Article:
“Well I think you expect that we’re gonna play well when the pressure’s on, and we’re gonna find a way to win the game.  And we did that today, although it was a difficult game.”

–Tom Coughlin

We’ll get into specifics later in the week, but for now, here are some general thoughts on today’s game:

It wasn’t the sharpest performance, but how can you not be very happy? Sure, the Bengals were a bad team in the previous two games, and having slipped to 0-3, there’s a good chance they’ll be a bad team from this point forward.  But make no mistake: they were a very good team today, led by a quarterback and an offense that didn’t look far removed from 2005, when they were one of the decade’s best.  As Coughlin and a lot of the players have said, give credit to the Bengals for playing an excellent game and putting our defense on its heels.

Last week, I wrote: “Two games into the season, the Super Bowl Champs couldn’t be more encouraging.”  Does this statement hold true three games into the season?  It’s an interesting question.

On one hand, for the first time this year, we didn’t play that well.  (Digression: Some have said we didn’t play that well in the first two games, but they’re wrong.  We did.  Even though the score was a little too close to comfort at points during both of those games, we dominated on a play-by-play basis.  Footballoutsiders.com, which calculates play-by-play stats based on situation and opponent, put us in the top spot in their advanced rankings this past week.  This is cold, scientific stuff, not some ex-jock bloviator being like, “They’re the champions, and until they’re not, they’re number one in my book.”)

Back to the point.  We didn’t play that well today for the first time all season.  I suppose if we had blown the Bengals out, that would’ve been a little more encouraging than gutting out a game we could have very easily lost.

But…  doesn’t this hard-fought win answer questions that weren’t addressed during our two dominant performances to start the year?  Pardon the cliche, but wasn’t there something “character building” about this game that is both a building block and a source of optimism going forward? After today, don’t you have a really good feeling about this team?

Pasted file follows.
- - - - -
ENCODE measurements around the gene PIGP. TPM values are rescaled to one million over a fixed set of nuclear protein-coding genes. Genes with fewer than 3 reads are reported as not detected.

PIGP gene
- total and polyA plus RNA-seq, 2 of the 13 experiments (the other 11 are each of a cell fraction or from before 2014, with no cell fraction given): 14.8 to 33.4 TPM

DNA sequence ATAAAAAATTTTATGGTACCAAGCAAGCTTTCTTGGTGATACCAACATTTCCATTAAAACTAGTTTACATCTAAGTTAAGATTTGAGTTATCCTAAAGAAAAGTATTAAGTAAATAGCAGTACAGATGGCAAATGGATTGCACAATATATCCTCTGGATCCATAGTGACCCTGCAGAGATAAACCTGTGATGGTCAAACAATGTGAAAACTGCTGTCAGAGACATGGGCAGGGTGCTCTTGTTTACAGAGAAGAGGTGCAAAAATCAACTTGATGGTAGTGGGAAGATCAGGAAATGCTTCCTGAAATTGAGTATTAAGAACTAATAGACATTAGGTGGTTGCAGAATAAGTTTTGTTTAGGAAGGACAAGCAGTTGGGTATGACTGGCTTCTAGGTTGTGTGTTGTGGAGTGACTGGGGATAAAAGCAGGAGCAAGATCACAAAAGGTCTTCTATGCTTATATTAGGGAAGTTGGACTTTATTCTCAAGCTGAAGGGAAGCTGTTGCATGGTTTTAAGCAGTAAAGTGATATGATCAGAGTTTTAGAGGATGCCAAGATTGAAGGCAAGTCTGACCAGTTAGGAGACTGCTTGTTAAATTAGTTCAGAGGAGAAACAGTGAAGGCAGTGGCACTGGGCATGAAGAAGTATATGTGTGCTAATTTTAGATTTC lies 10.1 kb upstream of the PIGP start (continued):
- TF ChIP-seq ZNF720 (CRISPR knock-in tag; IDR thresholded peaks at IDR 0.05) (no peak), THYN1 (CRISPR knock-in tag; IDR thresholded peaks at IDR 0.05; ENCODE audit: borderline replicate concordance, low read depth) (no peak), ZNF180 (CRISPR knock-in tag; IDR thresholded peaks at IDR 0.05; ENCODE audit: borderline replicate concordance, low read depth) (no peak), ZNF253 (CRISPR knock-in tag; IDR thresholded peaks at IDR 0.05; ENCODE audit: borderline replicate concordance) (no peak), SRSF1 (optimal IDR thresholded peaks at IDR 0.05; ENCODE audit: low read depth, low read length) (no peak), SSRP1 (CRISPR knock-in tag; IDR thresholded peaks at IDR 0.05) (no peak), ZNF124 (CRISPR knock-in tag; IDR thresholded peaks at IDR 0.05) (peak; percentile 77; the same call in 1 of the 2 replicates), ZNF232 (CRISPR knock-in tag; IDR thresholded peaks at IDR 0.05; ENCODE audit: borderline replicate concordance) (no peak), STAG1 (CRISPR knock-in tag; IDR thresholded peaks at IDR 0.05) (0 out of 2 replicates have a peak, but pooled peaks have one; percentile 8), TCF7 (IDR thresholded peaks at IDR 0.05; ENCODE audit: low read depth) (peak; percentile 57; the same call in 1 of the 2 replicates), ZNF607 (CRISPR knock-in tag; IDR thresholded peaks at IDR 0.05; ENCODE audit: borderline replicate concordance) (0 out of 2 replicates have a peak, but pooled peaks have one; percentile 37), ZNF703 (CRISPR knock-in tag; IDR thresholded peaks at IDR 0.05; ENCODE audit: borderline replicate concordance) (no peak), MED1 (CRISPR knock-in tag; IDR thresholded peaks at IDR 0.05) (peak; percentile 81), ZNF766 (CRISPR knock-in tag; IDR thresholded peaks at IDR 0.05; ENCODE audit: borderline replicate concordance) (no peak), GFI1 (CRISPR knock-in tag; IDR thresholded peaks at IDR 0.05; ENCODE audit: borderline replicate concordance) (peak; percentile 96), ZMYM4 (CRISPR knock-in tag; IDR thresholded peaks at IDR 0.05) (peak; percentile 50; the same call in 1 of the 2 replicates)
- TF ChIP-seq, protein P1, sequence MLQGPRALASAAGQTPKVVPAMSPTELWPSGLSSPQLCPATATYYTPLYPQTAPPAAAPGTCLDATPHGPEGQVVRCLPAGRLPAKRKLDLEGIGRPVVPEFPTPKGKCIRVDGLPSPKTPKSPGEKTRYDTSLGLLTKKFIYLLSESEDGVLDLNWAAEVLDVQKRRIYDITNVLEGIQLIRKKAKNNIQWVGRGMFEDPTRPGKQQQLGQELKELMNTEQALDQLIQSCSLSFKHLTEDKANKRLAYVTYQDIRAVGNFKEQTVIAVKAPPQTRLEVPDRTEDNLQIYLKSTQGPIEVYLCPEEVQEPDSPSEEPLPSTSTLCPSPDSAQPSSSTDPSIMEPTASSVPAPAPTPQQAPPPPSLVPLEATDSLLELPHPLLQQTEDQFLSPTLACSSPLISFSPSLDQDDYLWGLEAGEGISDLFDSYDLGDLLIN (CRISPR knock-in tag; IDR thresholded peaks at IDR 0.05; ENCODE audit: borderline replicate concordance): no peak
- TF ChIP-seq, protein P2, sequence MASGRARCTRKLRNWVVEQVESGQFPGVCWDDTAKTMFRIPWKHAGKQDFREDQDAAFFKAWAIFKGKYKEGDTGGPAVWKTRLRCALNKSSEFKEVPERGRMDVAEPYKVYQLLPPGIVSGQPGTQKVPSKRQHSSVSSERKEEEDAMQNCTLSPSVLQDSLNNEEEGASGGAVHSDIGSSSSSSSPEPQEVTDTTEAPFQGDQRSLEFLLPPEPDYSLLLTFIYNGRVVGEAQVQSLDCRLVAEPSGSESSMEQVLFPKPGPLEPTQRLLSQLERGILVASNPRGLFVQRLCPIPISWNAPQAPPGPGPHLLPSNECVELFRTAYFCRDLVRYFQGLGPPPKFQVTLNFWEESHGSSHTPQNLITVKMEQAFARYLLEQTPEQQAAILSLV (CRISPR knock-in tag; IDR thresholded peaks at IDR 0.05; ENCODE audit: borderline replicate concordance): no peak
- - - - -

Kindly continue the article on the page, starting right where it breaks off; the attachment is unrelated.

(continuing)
Going into the bye, we are where we wanted to be: 3-0 and healthy (though I’m not sure what happened to Aaron Ross’ shoulder…).  If anything, the struggle today will keep us grounded during the bye week as we prepare for the second half of our easy six-game opening stretch.  At this point, you’d have to say that a 6-0 start is likely, and anything less would be a disappointment.


Is there anyone out there who isn’t thankful Eli Manning is our quarterback?  At the 4:39 mark, was anyone not utterly confident Eli would take us down for the go-ahead touchdown?

Giants fans, do not take this feeling for granted.  Though it may be too early to call Eli Manning a “great quarterback” – the Super Bowl notwithstanding, there isn’t quite enough evidence yet to support this claim – there’s no doubt that he’s a clutch quarterback, a quality somewhat distinct from greatness.  By the end of the year, NYGMen predicts we will be able to count Eli as one of the game’s great, clutch quarterbacks.

I happen to be reading Ralph Vacchiano’s book, Eli Manning: The Making of a Quarterback, which I plan to review/discuss some time in the near future.  The book’s intro is written by Ernie Accorsi, who was famously smitten with Eli ever since laying eyes on him as a junior at Ole Miss in a game against Auburn.

The roots of Accorsi’s infatuation with Eli date back to 1970, his first year as the PR coordinator for the Baltimore Colts.  It was then that Accorsi first encountered John Unitas, the Platonic ideal for a quarterback whose form Accorsi has been trying to capture ever since.